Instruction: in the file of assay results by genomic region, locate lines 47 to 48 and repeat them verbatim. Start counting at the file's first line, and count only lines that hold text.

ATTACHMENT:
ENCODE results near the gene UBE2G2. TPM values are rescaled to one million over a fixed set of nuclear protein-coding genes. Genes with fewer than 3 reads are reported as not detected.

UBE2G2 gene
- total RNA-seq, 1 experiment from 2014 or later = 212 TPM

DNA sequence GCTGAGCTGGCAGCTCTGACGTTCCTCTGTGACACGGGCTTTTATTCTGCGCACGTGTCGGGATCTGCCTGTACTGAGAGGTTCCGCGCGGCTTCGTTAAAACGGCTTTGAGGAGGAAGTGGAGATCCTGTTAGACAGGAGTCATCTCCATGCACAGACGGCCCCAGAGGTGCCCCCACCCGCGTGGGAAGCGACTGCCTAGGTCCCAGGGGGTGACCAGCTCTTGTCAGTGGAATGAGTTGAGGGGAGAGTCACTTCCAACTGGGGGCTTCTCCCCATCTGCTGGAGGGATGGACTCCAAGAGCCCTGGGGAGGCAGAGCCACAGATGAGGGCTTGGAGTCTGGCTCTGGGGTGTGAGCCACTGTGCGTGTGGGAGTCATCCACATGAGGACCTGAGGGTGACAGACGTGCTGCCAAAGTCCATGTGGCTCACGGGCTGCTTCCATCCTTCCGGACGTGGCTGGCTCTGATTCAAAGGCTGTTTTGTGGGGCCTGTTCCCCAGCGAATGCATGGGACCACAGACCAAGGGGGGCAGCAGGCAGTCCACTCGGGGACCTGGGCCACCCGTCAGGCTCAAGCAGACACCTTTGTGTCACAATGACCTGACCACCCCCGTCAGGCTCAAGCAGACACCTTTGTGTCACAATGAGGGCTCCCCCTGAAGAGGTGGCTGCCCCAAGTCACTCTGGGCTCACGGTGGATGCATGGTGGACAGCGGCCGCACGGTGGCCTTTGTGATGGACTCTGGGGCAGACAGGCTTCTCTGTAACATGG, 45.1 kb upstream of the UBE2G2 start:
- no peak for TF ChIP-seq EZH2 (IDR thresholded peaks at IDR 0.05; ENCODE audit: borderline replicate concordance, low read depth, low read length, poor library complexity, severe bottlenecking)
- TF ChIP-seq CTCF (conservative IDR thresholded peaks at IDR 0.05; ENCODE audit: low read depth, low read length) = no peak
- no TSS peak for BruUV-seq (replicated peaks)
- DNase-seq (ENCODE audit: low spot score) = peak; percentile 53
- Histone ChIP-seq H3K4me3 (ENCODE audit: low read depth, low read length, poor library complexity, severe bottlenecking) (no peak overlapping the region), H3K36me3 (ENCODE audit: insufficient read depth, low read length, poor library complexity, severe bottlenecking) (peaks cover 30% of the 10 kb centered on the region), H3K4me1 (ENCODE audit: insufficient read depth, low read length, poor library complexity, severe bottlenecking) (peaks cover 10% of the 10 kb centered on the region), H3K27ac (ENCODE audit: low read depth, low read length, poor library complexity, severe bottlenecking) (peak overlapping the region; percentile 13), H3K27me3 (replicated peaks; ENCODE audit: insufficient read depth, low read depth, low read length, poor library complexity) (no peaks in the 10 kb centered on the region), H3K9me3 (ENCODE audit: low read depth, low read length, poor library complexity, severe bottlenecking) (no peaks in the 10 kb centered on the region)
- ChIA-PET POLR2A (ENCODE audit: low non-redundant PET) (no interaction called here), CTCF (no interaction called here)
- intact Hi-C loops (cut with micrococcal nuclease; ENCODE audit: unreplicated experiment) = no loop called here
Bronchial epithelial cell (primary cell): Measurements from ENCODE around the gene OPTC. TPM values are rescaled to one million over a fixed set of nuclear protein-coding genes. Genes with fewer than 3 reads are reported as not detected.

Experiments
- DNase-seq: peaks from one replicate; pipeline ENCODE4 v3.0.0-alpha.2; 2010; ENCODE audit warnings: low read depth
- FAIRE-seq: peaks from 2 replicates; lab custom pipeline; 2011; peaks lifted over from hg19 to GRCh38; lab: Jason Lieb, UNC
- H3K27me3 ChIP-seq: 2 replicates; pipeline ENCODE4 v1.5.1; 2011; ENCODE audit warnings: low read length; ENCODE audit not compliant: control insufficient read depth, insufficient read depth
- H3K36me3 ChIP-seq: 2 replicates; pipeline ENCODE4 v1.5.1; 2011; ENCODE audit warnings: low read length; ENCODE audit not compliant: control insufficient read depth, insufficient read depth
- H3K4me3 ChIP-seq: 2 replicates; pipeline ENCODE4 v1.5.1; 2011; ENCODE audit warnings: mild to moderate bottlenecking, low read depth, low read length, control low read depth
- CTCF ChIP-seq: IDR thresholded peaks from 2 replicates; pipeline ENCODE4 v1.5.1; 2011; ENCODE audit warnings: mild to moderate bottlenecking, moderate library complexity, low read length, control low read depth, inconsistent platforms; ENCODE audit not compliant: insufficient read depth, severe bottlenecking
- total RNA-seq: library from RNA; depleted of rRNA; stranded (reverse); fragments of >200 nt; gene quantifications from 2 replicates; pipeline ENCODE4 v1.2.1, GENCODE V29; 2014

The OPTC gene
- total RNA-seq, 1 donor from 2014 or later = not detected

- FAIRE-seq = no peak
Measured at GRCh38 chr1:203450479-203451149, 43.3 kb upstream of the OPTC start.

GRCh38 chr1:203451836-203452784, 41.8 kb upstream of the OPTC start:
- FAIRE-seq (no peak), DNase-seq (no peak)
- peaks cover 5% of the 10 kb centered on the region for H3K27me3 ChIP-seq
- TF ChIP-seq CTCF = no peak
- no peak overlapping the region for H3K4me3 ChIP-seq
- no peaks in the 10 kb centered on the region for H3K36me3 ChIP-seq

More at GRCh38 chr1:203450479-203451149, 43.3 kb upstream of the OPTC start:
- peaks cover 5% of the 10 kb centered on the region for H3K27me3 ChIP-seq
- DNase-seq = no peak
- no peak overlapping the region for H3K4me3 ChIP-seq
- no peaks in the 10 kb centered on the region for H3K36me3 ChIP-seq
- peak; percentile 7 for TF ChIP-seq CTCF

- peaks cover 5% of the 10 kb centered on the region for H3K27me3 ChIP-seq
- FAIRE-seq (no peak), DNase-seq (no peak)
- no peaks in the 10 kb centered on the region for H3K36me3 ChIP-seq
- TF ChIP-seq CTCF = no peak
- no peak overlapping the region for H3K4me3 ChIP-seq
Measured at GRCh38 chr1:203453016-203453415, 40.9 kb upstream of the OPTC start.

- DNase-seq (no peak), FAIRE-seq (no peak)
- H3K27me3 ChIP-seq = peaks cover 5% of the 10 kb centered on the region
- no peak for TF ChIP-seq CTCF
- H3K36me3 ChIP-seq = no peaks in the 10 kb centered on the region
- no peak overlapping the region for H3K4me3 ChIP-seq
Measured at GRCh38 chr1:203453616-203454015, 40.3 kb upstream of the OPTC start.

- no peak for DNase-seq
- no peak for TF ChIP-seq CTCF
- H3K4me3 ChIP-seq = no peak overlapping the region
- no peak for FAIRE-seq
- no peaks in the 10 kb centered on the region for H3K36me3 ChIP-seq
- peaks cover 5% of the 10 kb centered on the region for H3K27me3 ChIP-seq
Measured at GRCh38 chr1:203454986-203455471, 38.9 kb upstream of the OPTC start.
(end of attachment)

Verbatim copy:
- no peak overlapping the region for H3K4me3 ChIP-seq
Measured at GRCh38 chr1:203453616-203454015, 40.3 kb upstream of the OPTC start.